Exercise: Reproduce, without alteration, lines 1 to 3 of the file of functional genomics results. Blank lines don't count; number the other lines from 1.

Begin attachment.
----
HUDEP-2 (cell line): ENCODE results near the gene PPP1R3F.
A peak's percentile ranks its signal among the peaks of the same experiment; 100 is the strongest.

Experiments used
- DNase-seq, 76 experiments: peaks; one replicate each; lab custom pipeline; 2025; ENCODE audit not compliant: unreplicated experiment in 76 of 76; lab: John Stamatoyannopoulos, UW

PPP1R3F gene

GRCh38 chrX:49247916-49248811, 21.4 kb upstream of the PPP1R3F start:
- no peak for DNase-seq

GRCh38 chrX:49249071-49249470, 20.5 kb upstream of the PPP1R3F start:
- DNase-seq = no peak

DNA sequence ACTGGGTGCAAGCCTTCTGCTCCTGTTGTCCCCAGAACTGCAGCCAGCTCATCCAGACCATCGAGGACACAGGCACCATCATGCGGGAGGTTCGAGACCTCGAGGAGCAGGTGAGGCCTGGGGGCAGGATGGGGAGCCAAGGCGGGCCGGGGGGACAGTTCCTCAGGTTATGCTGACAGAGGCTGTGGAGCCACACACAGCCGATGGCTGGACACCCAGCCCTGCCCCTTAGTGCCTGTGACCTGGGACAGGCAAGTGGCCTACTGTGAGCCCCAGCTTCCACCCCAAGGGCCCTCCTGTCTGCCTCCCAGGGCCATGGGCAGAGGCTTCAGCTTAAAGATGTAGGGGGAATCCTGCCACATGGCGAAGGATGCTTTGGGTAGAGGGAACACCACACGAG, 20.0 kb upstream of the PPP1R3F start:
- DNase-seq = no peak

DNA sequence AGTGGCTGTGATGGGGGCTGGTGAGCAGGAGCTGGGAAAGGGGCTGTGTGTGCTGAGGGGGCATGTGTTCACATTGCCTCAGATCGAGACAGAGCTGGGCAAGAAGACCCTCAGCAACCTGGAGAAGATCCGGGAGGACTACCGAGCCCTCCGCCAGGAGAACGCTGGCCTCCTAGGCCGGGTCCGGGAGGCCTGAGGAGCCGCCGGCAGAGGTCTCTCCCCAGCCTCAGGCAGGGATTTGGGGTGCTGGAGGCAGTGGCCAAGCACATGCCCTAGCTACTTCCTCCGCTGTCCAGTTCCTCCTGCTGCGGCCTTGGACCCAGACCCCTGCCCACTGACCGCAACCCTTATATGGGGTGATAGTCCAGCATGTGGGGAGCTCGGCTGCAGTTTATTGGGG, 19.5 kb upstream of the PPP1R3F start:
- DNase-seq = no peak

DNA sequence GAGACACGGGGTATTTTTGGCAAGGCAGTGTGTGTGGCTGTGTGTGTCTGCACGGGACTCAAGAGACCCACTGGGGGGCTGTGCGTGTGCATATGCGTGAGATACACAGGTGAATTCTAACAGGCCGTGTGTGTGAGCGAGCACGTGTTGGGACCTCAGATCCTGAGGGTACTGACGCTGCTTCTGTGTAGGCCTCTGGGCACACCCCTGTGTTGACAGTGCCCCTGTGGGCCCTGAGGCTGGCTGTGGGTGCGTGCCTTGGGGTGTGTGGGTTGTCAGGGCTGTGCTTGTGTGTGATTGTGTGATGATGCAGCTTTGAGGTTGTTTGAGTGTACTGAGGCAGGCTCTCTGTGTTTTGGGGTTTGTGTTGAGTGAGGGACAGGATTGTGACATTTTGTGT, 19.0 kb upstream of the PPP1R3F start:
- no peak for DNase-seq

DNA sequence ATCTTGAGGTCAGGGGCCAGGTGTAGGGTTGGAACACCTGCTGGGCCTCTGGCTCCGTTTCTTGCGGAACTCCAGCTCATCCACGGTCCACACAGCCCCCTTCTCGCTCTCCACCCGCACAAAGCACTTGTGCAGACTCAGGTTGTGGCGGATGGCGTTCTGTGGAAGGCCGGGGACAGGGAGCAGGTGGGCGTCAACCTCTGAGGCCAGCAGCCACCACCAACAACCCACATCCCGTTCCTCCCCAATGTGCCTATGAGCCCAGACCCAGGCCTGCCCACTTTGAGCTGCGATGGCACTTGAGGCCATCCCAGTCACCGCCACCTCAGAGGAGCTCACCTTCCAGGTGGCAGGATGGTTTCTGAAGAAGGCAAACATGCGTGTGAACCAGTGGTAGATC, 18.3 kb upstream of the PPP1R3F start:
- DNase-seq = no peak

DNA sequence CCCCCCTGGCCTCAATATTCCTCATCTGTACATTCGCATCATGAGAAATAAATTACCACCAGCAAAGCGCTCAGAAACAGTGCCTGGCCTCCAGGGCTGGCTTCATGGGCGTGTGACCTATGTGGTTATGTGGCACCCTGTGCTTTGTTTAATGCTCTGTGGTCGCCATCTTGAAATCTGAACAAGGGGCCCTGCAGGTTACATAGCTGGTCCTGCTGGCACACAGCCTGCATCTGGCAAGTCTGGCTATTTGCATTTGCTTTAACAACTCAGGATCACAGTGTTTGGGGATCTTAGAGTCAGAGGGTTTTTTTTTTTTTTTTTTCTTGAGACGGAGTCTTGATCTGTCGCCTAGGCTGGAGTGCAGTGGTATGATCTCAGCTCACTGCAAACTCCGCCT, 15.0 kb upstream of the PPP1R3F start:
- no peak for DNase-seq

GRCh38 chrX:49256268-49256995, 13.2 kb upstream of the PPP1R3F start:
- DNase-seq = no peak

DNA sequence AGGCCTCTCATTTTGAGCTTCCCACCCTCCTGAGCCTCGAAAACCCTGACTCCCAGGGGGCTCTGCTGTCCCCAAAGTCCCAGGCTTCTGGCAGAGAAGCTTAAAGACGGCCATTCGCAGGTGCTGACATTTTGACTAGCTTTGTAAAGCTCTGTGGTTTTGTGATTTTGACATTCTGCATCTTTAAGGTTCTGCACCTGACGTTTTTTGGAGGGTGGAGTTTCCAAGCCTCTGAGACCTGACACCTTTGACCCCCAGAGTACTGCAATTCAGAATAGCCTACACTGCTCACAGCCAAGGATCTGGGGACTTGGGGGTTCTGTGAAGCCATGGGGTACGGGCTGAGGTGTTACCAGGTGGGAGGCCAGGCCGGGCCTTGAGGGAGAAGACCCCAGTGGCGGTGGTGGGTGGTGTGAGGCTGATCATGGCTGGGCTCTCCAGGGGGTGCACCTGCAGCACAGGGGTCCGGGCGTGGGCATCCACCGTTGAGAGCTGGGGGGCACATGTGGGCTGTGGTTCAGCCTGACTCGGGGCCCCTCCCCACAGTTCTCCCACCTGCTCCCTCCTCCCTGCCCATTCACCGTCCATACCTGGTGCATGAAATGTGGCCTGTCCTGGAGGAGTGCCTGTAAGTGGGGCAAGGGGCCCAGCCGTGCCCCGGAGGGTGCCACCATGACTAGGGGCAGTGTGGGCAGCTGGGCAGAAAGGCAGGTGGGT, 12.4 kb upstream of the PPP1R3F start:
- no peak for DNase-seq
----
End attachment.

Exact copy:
HUDEP-2 (cell line): ENCODE results near the gene PPP1R3F.
A peak's percentile ranks its signal among the peaks of the same experiment; 100 is the strongest.

Experiments used